By Ben Butkus
Roka Bioscience, a 2009 Gen-Probe spinoff developing molecular tests for industrial applications, said today that it has recently completed a $20 million Series C round of equity financing to help fund commercialization of its first molecular tests and instrument platforms for food safety.
The new financing brings the total amount raised since the company's formation to $57.2 million. All existing investors, including OrbiMed Advisors, New Enterprise Associates, TPG Bioech, and Gen-Probe, participated in the Series C round.
Roka, which is headquartered in Warren, NJ, but has manufacturing facilities in San Diego, spun out of Gen-Probe to develop molecular assays for biopharmaceutical production, water and food safety testing, and other industrial applications.
The company has exclusive licensing rights to various Gen-Probe nucleic acid-based tests and instrumentation for use in industrial applications.
"Our focus is on industrial applications of the Gen-Probe technology," Paul Thomas, CEO and president of Roka, told PCR Insider. "And our initial focus is in the food safety market."
Examples of Gen-Probe-developed or –owned assay technologies being used by Roka include ribosomal RNA-targeting nucleic acid probe assays; transcription-mediated amplification; hybridization protection assays; and target capture sample prep technology.
Roka also plans to run its food testing assays on an instrument that does not yet have a brand name but essentially is Gen-Probe's Panther, a fully automated and integrated molecular testing system featuring throughput of about 275 samples in eight hours with hands-on time of less than an hour; or unattended processing of up to 500 samples in 12 hours.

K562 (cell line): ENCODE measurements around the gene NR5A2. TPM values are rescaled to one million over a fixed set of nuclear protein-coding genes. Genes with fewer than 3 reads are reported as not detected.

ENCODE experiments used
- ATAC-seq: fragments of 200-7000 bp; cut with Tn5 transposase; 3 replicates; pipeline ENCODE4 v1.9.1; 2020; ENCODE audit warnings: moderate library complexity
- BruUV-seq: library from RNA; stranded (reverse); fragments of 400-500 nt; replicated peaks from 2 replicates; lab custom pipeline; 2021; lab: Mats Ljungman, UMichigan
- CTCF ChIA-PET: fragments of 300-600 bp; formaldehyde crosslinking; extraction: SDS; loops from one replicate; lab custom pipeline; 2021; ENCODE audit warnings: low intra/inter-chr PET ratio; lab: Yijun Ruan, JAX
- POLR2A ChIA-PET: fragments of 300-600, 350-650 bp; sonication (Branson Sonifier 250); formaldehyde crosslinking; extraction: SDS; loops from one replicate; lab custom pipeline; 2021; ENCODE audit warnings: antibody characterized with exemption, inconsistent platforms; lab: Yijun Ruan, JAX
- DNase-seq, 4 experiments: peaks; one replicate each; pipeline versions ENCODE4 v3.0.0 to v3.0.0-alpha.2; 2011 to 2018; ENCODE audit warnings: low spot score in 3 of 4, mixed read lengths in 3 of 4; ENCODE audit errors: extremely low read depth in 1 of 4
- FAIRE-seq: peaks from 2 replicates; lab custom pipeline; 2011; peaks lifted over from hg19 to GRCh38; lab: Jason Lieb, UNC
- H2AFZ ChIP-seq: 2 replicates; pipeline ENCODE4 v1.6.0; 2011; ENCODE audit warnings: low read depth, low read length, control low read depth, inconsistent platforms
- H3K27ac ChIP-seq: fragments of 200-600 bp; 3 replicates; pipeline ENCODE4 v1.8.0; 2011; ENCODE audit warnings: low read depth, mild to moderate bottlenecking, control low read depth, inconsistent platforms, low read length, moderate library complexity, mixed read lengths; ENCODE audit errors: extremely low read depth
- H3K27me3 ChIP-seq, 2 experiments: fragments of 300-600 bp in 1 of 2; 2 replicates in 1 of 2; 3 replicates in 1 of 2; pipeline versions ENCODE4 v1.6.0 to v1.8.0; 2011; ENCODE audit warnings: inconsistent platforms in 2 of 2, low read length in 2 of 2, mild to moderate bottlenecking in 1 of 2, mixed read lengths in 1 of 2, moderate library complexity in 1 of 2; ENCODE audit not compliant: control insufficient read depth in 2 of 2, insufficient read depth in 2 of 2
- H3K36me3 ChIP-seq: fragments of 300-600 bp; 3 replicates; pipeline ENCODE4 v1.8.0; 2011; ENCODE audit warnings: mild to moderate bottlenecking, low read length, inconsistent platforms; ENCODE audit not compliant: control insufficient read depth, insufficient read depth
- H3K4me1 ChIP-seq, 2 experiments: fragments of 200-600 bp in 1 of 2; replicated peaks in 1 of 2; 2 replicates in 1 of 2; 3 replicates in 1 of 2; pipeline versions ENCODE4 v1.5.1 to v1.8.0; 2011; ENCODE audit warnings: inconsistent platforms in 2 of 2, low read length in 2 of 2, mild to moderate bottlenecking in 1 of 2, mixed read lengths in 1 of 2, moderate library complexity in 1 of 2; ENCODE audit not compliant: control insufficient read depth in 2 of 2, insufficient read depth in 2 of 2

"We are launching our first set of assays on what Gen-Probe refers to as its Panther instrument," Thomas said. "We also have in development a point-of-use device … that can be used at a plant location, versus a central lab location. We are developing that ourselves, and it's probably [one year] or so away from beta site testing."
Roka plans to introduce its first two food safety assays, for detecting Listeria and Salmonella, at the International Association of Food Protection meeting next week in Milwaukee, Wis.
"We are initiating beta site launch with a handful of key customers, basically starting with the IAFP," Thomas said. "Several large contract testing labs, as well as corporate food customers, will be testing our first assays on the Panther instrument. The first assay will be for Listeria, followed by Salmonella."
Thomas added that Roka will likely continue beta site evaluation "with a handful of customers" through the fall, "and begin … a broader commercial launch in November."
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